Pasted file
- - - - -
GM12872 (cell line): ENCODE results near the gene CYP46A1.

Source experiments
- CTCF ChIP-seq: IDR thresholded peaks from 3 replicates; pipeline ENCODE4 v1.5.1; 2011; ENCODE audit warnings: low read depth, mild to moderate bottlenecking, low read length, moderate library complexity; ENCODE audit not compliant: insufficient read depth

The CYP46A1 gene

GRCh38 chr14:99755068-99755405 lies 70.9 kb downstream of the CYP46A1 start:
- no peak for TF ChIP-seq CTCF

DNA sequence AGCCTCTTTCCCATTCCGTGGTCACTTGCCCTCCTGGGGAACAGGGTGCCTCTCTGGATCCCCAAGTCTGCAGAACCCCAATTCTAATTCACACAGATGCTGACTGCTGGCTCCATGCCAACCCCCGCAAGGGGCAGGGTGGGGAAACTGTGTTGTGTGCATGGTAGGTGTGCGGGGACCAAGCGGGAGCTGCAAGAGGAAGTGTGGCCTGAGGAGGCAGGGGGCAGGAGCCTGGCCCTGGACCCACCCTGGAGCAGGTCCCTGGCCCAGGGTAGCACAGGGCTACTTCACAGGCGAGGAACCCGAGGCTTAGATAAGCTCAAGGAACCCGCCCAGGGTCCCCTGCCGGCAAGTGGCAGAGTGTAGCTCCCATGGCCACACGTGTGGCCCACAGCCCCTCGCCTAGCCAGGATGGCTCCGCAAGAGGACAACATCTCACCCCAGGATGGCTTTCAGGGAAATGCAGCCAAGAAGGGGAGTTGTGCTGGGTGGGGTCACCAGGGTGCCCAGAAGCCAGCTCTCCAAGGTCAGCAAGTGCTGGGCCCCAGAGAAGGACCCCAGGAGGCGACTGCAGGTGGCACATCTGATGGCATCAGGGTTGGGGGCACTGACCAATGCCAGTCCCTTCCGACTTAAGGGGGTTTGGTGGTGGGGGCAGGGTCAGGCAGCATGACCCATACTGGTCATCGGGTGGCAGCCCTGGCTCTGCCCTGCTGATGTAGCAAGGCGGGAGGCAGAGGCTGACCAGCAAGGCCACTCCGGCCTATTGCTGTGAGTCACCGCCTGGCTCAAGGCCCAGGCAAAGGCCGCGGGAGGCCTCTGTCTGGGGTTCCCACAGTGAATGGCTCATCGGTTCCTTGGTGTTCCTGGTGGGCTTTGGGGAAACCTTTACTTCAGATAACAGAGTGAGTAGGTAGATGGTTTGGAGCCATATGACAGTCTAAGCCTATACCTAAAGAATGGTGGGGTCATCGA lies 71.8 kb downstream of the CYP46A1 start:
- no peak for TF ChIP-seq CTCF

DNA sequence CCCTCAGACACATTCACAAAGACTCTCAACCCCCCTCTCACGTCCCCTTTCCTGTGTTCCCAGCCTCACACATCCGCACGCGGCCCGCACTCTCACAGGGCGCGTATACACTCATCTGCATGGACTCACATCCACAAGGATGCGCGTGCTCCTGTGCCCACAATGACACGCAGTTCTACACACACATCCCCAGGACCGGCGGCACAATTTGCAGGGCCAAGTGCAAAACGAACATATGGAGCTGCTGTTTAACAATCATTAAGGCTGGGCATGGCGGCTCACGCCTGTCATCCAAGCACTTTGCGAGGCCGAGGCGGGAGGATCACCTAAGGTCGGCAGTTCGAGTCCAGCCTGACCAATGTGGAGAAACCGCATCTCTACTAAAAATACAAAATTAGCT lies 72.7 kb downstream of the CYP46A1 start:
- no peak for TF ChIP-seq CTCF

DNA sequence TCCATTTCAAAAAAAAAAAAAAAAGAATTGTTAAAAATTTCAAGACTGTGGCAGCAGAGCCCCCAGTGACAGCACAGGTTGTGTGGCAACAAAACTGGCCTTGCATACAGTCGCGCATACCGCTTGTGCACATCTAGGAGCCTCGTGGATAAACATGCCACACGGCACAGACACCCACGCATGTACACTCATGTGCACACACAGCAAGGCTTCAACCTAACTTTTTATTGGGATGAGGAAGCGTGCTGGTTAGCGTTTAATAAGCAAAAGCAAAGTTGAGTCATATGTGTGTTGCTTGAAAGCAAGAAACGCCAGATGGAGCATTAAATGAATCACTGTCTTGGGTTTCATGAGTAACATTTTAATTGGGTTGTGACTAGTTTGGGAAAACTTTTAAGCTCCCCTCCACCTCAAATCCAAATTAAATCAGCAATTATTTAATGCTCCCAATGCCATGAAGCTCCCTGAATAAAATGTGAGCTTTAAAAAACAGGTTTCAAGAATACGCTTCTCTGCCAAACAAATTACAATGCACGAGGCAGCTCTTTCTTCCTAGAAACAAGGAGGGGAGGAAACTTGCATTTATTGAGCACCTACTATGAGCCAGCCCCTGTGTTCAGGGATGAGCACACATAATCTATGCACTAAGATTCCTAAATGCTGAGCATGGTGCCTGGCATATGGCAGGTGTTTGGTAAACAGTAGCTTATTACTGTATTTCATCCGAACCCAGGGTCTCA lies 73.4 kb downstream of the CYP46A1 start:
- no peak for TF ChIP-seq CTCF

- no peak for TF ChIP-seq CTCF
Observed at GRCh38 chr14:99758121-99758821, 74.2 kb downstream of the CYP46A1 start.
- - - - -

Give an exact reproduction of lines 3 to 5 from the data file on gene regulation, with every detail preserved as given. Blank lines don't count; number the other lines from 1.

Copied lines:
- CTCF ChIP-seq: IDR thresholded peaks from 3 replicates; pipeline ENCODE4 v1.5.1; 2011; ENCODE audit warnings: low read depth, mild to moderate bottlenecking, low read length, moderate library complexity; ENCODE audit not compliant: insufficient read depth

The CYP46A1 gene

GRCh38 chr14:99755068-99755405 lies 70.9 kb downstream of the CYP46A1 start: